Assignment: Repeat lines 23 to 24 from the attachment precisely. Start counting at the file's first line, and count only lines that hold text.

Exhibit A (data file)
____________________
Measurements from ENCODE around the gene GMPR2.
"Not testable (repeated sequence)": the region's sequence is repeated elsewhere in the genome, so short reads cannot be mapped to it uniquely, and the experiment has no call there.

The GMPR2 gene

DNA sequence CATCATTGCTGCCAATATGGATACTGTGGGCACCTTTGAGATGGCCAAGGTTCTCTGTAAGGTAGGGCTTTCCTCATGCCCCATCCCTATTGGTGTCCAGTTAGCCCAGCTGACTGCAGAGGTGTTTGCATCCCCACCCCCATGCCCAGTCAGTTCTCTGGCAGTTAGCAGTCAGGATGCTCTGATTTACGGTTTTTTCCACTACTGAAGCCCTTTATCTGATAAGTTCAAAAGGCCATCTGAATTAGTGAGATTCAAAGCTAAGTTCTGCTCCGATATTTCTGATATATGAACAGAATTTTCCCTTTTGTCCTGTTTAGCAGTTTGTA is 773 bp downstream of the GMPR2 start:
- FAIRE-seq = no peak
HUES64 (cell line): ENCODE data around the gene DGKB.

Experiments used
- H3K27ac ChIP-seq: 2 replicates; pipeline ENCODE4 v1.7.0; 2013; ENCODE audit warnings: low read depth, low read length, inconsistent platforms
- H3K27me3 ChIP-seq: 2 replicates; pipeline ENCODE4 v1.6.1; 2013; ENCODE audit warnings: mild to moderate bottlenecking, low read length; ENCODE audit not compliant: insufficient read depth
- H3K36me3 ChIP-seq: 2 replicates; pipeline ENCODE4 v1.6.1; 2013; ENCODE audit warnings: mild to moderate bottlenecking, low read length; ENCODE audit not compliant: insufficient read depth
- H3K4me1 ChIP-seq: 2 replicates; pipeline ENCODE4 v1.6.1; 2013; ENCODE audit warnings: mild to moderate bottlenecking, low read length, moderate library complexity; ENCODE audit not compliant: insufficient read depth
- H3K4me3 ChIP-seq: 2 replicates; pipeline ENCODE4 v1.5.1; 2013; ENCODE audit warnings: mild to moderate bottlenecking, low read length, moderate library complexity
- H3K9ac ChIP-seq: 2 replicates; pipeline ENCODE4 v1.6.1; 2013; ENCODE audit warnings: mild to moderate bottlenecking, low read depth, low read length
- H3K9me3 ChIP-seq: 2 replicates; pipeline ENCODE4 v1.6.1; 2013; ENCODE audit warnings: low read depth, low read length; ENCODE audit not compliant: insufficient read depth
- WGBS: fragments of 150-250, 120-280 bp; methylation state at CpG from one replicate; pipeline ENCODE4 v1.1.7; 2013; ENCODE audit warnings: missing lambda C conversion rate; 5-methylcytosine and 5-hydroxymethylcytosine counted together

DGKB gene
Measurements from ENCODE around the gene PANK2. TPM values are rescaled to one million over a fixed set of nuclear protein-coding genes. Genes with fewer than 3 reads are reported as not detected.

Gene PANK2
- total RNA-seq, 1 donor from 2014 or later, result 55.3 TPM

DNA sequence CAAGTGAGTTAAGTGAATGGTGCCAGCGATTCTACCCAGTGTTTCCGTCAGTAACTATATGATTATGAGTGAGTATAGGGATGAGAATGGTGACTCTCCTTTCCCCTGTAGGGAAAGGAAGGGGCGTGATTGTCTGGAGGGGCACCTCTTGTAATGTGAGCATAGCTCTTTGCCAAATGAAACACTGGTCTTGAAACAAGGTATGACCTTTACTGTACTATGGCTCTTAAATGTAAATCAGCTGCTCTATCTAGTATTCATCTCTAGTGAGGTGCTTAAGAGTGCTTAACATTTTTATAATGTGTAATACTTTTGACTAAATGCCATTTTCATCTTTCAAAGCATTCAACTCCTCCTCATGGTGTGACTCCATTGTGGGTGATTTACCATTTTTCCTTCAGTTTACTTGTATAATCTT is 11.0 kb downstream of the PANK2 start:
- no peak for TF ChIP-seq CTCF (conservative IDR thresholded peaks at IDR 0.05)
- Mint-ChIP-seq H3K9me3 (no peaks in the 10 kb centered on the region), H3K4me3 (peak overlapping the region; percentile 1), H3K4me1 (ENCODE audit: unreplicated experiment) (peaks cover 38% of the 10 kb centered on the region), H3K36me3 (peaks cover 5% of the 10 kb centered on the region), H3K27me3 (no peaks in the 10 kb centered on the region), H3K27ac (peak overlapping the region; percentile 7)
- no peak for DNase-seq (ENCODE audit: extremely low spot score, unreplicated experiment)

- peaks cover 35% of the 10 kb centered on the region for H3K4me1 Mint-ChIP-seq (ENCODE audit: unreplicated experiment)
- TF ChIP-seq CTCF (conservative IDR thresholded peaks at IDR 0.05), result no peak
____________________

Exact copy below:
- no peak for DNase-seq (ENCODE audit: extremely low spot score, unreplicated experiment)

- peaks cover 35% of the 10 kb centered on the region for H3K4me1 Mint-ChIP-seq (ENCODE audit: unreplicated experiment)